Gary Hill

Stedelijk van Abbemuseum

At the last Documenta, Gary Hill’s installation was one of the few works that appealed to a wide audience. In a long, narrow space, figures moving toward the viewer were projected with the slow, sometimes halting movement of people of various ages. Hill adressed the question of perception in two ways: the viewer saw himself confronted with his own activity (passing by images); and in going toward the exit, after his eyes were accustomed to the darkness, the other people in the space also became part of the work. The equipment also played a dual role: on the one hand video screens projected images, on the other they illuminated objects in their midst. In Hill’s work technology is almost always concealed or transformed into sculptural objects and is simultaneously the light source and the origin of the images.

I Believe It Is an Image in Light of the Other, 1991–92, consisted of seven tubes hanging from the ceiling, into which video screens had been installed. The projection (and therefore the light) fell onto open books so brightly that one could speak of “recognition.” But the books were props, turned around, opened, stacked, but blank. They became surfaces for the projection of a slowly turning naked body, (unreadable) text, and a chair that started off being minute and, through computer animation, increased in size. Another projection was very literal: it showed a mouth being touched by fingers. The association to language was clear: the image of the body evoked textual bodies and the chair a place to read, yet, for Hill, language, alphabet, book, image all exclude readability. Finally, Hill seems more interested in the visual than the written.

In the accompanying text, Martin Heidegger is mentioned though this is not necessarily enlightening: is it a reference to Heidegger’s definition of art as “putting truth to work,” which would set up an opposition between art and technology? The technical side of the work is barely visible here. Some Times Things, 1992, consisted of nine tubes placed on the floor. The front side was filled with video screens, the rear with loudspeakers. At least four of these loudspeakers filled the room with a mumbling commentary that could be understood even if you knelt in front of them. In a few repetitive sentences, descriptions of the objects were given that corresponded on a linguistic level to the image: matter-of-fact descriptions that lacked any associative power. This is very far from Heidegger. On the wall, at approximately knee level, black and white computer-animated projections of everyday objects turned. The images were so small that the dot structure was no longer visible. Because they were so small and low, and packed into something other than a technological framework, this installation seemed quite sculptural in character.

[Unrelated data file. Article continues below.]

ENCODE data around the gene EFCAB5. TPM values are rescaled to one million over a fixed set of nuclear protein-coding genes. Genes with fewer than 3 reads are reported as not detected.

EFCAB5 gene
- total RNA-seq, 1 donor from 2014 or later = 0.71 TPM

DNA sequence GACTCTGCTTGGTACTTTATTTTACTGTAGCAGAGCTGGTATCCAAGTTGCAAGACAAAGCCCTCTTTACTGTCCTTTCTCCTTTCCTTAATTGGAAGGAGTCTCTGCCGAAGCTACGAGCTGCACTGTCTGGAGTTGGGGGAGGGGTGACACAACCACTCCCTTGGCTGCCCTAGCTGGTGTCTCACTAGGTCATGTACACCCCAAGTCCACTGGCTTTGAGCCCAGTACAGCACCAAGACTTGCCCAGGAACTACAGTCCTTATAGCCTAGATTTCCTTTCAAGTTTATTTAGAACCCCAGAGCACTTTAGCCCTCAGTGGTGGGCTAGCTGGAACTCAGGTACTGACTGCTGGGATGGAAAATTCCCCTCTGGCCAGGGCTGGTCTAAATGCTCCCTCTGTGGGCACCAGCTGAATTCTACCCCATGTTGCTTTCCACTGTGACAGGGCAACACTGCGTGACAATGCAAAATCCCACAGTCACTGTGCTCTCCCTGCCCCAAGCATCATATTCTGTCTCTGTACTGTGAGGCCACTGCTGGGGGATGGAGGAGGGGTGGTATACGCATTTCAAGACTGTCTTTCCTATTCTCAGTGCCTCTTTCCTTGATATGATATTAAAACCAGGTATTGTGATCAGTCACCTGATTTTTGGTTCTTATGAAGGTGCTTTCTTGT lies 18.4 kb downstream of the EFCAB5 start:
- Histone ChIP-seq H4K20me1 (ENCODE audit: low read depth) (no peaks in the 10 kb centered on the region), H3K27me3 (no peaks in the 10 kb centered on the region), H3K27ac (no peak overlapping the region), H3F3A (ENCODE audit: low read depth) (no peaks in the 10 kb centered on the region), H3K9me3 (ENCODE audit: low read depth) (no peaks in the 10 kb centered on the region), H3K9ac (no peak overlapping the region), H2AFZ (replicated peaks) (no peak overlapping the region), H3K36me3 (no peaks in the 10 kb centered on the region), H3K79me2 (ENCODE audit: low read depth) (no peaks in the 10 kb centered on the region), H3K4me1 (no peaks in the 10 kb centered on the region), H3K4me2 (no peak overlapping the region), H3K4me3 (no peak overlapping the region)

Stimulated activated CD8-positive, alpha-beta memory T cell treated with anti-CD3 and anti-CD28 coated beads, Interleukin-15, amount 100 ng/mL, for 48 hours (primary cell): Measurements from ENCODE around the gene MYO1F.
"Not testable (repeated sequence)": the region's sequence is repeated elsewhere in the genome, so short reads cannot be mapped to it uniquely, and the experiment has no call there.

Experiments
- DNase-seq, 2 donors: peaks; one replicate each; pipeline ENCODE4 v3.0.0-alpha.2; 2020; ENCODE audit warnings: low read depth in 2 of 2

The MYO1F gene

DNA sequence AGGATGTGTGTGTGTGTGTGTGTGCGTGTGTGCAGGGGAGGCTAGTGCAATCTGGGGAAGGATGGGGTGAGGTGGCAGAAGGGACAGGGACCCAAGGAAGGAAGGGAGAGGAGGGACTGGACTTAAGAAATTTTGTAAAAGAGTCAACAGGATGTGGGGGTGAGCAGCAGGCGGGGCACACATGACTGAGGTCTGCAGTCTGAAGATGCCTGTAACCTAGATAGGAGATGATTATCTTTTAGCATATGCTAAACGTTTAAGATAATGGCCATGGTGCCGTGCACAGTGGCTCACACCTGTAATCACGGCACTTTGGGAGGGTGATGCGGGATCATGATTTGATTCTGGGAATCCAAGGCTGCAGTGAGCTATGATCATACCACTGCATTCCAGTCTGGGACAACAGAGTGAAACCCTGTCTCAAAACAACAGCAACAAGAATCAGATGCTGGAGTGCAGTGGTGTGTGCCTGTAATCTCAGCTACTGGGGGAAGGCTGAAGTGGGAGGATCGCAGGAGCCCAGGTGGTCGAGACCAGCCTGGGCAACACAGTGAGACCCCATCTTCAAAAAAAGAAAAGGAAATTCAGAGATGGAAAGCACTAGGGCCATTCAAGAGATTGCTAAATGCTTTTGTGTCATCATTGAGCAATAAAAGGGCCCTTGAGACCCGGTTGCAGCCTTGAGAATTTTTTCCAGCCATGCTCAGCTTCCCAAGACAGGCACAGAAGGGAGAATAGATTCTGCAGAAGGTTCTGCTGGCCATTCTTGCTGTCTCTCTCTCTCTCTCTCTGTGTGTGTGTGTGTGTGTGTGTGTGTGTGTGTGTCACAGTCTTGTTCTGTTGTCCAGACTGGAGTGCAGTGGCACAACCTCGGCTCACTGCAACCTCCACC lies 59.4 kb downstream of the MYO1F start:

Hill’s installations move between two and three-dimensionality. Language, text, image, and movement seem almost cute: everything is so small and low. These proportions seem to renounce the technological. The viewer, in order to reflect on the perceptual process, must ignore the technical process. The light between image and object: a literal reading might be the Other in the light of the video screen.

Sabine B. Vogel

Translated from the German by Charles V. Miller.